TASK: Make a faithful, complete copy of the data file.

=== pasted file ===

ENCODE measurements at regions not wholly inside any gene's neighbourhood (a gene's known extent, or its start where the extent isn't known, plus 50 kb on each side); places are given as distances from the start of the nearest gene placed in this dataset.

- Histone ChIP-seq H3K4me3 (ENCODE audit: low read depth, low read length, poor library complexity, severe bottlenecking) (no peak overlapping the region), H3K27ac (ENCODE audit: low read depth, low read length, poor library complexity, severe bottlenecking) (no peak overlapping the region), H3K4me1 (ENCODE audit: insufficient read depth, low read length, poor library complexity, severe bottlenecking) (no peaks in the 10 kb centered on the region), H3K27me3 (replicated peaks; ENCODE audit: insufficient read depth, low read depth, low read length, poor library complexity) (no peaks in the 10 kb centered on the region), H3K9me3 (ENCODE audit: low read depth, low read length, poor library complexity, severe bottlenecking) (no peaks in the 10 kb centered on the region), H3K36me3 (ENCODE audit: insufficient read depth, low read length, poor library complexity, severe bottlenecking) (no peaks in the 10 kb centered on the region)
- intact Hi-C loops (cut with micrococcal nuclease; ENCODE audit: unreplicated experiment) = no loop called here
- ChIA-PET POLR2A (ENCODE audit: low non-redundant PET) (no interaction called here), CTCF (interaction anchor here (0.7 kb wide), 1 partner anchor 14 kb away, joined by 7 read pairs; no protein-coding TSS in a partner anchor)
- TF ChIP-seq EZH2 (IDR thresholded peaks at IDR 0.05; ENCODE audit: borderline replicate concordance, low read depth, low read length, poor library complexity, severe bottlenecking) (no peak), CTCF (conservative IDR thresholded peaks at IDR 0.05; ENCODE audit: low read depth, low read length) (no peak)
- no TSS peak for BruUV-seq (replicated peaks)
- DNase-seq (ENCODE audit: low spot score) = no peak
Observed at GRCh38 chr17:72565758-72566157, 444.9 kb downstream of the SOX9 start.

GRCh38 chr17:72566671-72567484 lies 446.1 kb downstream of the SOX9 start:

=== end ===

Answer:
ENCODE measurements at regions not wholly inside any gene's neighbourhood (a gene's known extent, or its start where the extent isn't known, plus 50 kb on each side); places are given as distances from the start of the nearest gene placed in this dataset.

- Histone ChIP-seq H3K4me3 (ENCODE audit: low read depth, low read length, poor library complexity, severe bottlenecking) (no peak overlapping the region), H3K27ac (ENCODE audit: low read depth, low read length, poor library complexity, severe bottlenecking) (no peak overlapping the region), H3K4me1 (ENCODE audit: insufficient read depth, low read length, poor library complexity, severe bottlenecking) (no peaks in the 10 kb centered on the region), H3K27me3 (replicated peaks; ENCODE audit: insufficient read depth, low read depth, low read length, poor library complexity) (no peaks in the 10 kb centered on the region), H3K9me3 (ENCODE audit: low read depth, low read length, poor library complexity, severe bottlenecking) (no peaks in the 10 kb centered on the region), H3K36me3 (ENCODE audit: insufficient read depth, low read length, poor library complexity, severe bottlenecking) (no peaks in the 10 kb centered on the region)
- intact Hi-C loops (cut with micrococcal nuclease; ENCODE audit: unreplicated experiment) = no loop called here
- ChIA-PET POLR2A (ENCODE audit: low non-redundant PET) (no interaction called here), CTCF (interaction anchor here (0.7 kb wide), 1 partner anchor 14 kb away, joined by 7 read pairs; no protein-coding TSS in a partner anchor)
- TF ChIP-seq EZH2 (IDR thresholded peaks at IDR 0.05; ENCODE audit: borderline replicate concordance, low read depth, low read length, poor library complexity, severe bottlenecking) (no peak), CTCF (conservative IDR thresholded peaks at IDR 0.05; ENCODE audit: low read depth, low read length) (no peak)
- no TSS peak for BruUV-seq (replicated peaks)
- DNase-seq (ENCODE audit: low spot score) = no peak
Observed at GRCh38 chr17:72565758-72566157, 444.9 kb downstream of the SOX9 start.

GRCh38 chr17:72566671-72567484 lies 446.1 kb downstream of the SOX9 start: